Grieving family says Centennial, state need to do more to protect pets from growing coyote population

CENTENNIAL, Colo. -- A Centennial family is grieving the loss of their dog that was killed by a coyote in their backyard Wednesday.

They say the city and state have to do more to protect people and pets from the wild animals.

"We found her in between the lilac bushes and this rock. ... It was ugly. She was torn up pretty good," Tom Bowen said.

He and his wife, Terry Bowen, found 11-year-old Abby dead. Their veterinarian confirmed a coyote killed her.

The coyote likely came through a drainage ditch behind their Centennial home in the 2700 block of East Peakview Circle.

"I have lived here 15 years. My wife has lived here 24 years. We've never experienced any kinds of problems like this," Tom Bowen said.

They thought their 6-foot privacy fence protected them -- and now feel betrayed by its false security. But they feel worse for their little dog they rescued 10 years ago.

"It's like losing a family member. It's indescribable," Tom Bowen said.

Communities across Colorado continue to deal with this issue. The night before Abby died, neighboring Greenwood Village held a community meeting to discuss coyotes.

"I understand there are people who say kill them all," an unidentified Greenwood Village police officer said at the standing-room-only meeting.

It’s a problem in which even the police are not immune.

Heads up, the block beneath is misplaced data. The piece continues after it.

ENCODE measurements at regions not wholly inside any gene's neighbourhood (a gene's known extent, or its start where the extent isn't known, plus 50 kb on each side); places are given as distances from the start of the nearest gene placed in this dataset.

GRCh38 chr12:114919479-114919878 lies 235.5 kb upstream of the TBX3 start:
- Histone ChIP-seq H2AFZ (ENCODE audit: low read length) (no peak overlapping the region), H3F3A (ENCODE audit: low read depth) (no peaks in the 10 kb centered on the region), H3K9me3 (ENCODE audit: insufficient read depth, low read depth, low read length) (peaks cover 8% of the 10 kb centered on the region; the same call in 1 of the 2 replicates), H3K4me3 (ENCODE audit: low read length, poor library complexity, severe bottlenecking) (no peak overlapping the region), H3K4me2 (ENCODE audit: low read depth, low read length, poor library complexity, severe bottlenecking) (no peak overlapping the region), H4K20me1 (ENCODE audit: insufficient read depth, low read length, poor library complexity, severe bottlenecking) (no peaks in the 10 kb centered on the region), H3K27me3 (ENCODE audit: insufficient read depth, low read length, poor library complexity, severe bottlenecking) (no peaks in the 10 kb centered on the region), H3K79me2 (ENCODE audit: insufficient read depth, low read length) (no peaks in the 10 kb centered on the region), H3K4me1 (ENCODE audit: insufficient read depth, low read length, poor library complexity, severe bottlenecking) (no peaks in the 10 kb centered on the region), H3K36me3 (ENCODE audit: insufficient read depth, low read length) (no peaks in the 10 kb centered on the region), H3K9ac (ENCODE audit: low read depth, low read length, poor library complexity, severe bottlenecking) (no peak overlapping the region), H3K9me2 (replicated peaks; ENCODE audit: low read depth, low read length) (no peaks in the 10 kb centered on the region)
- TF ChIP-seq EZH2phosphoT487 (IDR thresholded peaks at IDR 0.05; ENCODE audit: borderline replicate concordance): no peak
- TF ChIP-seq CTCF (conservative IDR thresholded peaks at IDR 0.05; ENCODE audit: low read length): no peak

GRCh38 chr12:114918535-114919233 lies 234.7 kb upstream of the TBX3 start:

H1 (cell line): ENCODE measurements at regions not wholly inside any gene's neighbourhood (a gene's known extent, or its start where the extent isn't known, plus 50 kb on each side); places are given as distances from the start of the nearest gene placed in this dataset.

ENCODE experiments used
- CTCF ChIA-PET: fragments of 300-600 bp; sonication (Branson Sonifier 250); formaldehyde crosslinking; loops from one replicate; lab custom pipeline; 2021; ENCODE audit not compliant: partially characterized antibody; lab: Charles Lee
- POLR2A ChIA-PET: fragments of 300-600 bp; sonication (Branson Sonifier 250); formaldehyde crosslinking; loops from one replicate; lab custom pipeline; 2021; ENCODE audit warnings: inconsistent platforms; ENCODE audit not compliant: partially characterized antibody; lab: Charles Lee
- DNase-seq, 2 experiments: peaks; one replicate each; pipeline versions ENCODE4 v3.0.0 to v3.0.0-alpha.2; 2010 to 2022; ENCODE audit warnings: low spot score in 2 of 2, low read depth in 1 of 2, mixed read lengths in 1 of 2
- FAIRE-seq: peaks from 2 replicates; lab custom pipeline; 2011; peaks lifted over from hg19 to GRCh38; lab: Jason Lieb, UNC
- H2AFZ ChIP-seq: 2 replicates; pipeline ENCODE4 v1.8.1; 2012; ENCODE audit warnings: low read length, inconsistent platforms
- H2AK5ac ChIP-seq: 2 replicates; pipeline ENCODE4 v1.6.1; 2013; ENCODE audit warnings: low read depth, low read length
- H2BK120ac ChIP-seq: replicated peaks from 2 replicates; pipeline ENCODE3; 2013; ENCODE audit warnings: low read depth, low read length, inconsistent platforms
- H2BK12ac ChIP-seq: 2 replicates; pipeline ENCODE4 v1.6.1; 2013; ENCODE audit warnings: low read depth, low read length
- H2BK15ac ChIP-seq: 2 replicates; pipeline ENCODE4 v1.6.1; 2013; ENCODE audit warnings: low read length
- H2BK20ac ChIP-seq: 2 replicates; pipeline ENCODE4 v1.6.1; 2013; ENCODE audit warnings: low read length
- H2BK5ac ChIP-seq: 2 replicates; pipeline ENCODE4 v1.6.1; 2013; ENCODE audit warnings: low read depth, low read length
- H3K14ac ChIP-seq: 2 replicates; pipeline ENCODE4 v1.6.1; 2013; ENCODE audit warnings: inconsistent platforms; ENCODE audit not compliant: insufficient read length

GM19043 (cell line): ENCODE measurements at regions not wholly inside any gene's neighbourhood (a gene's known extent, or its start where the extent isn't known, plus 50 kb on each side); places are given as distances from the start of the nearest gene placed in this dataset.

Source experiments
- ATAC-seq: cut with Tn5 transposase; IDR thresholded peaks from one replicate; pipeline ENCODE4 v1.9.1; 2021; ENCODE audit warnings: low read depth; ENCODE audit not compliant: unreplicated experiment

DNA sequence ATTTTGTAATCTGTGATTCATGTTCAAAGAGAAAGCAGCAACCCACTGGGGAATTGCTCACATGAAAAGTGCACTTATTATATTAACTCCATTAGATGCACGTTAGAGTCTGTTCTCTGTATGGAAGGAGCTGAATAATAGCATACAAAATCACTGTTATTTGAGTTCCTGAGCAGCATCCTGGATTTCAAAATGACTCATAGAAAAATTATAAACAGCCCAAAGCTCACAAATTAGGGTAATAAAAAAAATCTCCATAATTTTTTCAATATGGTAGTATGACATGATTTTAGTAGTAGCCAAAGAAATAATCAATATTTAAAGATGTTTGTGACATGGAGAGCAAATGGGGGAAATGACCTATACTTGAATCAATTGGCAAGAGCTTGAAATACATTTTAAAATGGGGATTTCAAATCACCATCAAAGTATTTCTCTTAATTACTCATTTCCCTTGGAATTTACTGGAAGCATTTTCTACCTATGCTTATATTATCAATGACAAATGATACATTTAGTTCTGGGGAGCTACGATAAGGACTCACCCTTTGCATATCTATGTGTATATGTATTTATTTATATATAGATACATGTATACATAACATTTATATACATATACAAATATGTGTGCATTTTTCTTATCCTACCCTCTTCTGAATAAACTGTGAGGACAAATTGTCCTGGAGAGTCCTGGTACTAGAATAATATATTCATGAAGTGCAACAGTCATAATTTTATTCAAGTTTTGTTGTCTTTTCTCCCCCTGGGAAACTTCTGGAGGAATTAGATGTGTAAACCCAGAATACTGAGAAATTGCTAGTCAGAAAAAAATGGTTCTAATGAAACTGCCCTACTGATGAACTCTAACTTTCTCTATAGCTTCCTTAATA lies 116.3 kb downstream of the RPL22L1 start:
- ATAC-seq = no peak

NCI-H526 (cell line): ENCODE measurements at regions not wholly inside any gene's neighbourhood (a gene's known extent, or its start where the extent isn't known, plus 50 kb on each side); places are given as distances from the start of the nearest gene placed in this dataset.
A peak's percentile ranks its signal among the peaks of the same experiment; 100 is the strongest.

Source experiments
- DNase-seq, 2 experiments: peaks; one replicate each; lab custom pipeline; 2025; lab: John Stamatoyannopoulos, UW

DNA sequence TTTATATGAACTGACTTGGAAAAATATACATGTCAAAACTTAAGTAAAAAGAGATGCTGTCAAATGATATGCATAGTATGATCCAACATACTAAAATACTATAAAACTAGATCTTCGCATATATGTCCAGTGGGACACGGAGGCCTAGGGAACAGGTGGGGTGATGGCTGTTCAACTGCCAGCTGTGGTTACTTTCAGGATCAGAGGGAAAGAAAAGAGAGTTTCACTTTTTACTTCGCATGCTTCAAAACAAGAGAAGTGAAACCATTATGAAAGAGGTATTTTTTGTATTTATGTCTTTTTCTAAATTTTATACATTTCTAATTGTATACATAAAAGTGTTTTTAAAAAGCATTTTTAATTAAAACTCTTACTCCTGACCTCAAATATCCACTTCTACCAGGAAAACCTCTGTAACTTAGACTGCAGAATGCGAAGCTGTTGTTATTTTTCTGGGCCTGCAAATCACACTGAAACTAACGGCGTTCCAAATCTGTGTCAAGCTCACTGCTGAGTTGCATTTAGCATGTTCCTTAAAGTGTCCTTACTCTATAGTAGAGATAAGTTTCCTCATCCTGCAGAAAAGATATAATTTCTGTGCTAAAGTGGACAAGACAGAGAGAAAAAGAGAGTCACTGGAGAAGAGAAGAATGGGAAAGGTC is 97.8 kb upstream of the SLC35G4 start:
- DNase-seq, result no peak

"I was walking my dogs this morning down south in Highlands Ranch and a coyote was stalking me and my two dogs," Greenwood Village officer Joe Gutgsell said.

He said he had to scare it away by making a loud sound like a growing bear.

Colorado Parks and Wildlife told the Bowens they need to co-exist with wildlife and never let pets out of their sight at night.

"We shouldn't have to worry about our pets in our backyard with our fences. How did it come to this?" Tom Bowen said.

They say cities and the state needs to better control the growing coyote population. He said controlling coyote’s food source -- like the huge amount of rabbits in their neighborhood -- would help.

"We shouldn't have to live in a fortress, afraid to go out in our yards," he said.

Wildlife experts said to keep coyotes away from your home, pick up fruit on the ground from trees, keep trash covered and don't leave out dog or cat food.

If you see a coyote, scare them away by yelling, using an air horn or even shaking a can full of rocks -- anything to make them feel threatened around people.

The Bowens said they will be attending Centennial’s City Council meeting on Monday night to try to make their neighborhood more safe.